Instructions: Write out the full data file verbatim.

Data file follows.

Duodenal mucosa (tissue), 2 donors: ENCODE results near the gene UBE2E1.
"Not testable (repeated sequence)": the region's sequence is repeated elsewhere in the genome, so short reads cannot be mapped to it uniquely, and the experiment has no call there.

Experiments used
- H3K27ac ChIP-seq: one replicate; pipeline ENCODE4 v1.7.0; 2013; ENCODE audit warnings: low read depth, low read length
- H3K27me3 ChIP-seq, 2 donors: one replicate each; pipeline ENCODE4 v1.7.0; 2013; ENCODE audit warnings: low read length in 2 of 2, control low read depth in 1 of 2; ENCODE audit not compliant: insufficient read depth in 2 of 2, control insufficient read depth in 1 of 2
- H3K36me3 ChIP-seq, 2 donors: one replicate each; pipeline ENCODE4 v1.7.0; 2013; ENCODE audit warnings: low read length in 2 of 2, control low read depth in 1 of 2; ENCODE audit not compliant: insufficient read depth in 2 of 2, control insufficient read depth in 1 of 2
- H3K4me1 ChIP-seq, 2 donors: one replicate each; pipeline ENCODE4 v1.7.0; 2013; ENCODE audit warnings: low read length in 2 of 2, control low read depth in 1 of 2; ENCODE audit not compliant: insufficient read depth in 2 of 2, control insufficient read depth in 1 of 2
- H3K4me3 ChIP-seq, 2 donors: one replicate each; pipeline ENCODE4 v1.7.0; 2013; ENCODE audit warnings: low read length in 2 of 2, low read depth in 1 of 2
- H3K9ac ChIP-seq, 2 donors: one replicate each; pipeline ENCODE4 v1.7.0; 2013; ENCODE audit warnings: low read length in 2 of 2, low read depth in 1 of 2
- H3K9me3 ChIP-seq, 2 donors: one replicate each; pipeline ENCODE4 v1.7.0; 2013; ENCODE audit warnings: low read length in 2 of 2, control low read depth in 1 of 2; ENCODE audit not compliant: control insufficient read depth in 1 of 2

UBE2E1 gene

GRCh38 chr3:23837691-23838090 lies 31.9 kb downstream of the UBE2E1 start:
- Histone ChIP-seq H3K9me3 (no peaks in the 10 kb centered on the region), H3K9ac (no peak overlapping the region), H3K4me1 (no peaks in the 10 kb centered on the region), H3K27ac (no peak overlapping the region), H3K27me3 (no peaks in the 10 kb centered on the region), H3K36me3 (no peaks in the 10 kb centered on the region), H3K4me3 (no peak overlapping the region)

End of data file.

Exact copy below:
Duodenal mucosa (tissue), 2 donors: ENCODE results near the gene UBE2E1.
"Not testable (repeated sequence)": the region's sequence is repeated elsewhere in the genome, so short reads cannot be mapped to it uniquely, and the experiment has no call there.

Experiments used
- H3K27ac ChIP-seq: one replicate; pipeline ENCODE4 v1.7.0; 2013; ENCODE audit warnings: low read depth, low read length
- H3K27me3 ChIP-seq, 2 donors: one replicate each; pipeline ENCODE4 v1.7.0; 2013; ENCODE audit warnings: low read length in 2 of 2, control low read depth in 1 of 2; ENCODE audit not compliant: insufficient read depth in 2 of 2, control insufficient read depth in 1 of 2
- H3K36me3 ChIP-seq, 2 donors: one replicate each; pipeline ENCODE4 v1.7.0; 2013; ENCODE audit warnings: low read length in 2 of 2, control low read depth in 1 of 2; ENCODE audit not compliant: insufficient read depth in 2 of 2, control insufficient read depth in 1 of 2
- H3K4me1 ChIP-seq, 2 donors: one replicate each; pipeline ENCODE4 v1.7.0; 2013; ENCODE audit warnings: low read length in 2 of 2, control low read depth in 1 of 2; ENCODE audit not compliant: insufficient read depth in 2 of 2, control insufficient read depth in 1 of 2
- H3K4me3 ChIP-seq, 2 donors: one replicate each; pipeline ENCODE4 v1.7.0; 2013; ENCODE audit warnings: low read length in 2 of 2, low read depth in 1 of 2
- H3K9ac ChIP-seq, 2 donors: one replicate each; pipeline ENCODE4 v1.7.0; 2013; ENCODE audit warnings: low read length in 2 of 2, low read depth in 1 of 2
- H3K9me3 ChIP-seq, 2 donors: one replicate each; pipeline ENCODE4 v1.7.0; 2013; ENCODE audit warnings: low read length in 2 of 2, control low read depth in 1 of 2; ENCODE audit not compliant: control insufficient read depth in 1 of 2

UBE2E1 gene

GRCh38 chr3:23837691-23838090 lies 31.9 kb downstream of the UBE2E1 start:
- Histone ChIP-seq H3K9me3 (no peaks in the 10 kb centered on the region), H3K9ac (no peak overlapping the region), H3K4me1 (no peaks in the 10 kb centered on the region), H3K27ac (no peak overlapping the region), H3K27me3 (no peaks in the 10 kb centered on the region), H3K36me3 (no peaks in the 10 kb centered on the region), H3K4me3 (no peak overlapping the region)